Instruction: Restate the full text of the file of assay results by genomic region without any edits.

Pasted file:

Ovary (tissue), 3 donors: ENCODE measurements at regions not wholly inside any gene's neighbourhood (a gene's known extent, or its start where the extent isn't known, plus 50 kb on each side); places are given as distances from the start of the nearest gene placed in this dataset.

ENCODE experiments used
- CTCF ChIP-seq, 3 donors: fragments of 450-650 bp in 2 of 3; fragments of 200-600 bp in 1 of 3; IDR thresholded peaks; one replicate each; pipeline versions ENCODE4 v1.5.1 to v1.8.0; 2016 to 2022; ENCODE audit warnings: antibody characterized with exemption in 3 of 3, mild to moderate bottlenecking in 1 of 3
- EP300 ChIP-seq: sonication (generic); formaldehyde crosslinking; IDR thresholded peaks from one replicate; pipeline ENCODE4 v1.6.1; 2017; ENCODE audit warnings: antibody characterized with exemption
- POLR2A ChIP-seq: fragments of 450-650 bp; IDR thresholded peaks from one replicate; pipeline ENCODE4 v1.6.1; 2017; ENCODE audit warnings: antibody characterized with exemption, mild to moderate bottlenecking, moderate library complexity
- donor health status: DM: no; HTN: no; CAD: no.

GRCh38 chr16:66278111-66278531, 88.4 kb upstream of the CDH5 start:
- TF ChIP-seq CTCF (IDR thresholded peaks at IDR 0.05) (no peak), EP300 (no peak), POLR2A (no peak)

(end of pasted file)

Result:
Ovary (tissue), 3 donors: ENCODE measurements at regions not wholly inside any gene's neighbourhood (a gene's known extent, or its start where the extent isn't known, plus 50 kb on each side); places are given as distances from the start of the nearest gene placed in this dataset.

ENCODE experiments used
- CTCF ChIP-seq, 3 donors: fragments of 450-650 bp in 2 of 3; fragments of 200-600 bp in 1 of 3; IDR thresholded peaks; one replicate each; pipeline versions ENCODE4 v1.5.1 to v1.8.0; 2016 to 2022; ENCODE audit warnings: antibody characterized with exemption in 3 of 3, mild to moderate bottlenecking in 1 of 3
- EP300 ChIP-seq: sonication (generic); formaldehyde crosslinking; IDR thresholded peaks from one replicate; pipeline ENCODE4 v1.6.1; 2017; ENCODE audit warnings: antibody characterized with exemption
- POLR2A ChIP-seq: fragments of 450-650 bp; IDR thresholded peaks from one replicate; pipeline ENCODE4 v1.6.1; 2017; ENCODE audit warnings: antibody characterized with exemption, mild to moderate bottlenecking, moderate library complexity
- donor health status: DM: no; HTN: no; CAD: no.

GRCh38 chr16:66278111-66278531, 88.4 kb upstream of the CDH5 start:
- TF ChIP-seq CTCF (IDR thresholded peaks at IDR 0.05) (no peak), EP300 (no peak), POLR2A (no peak)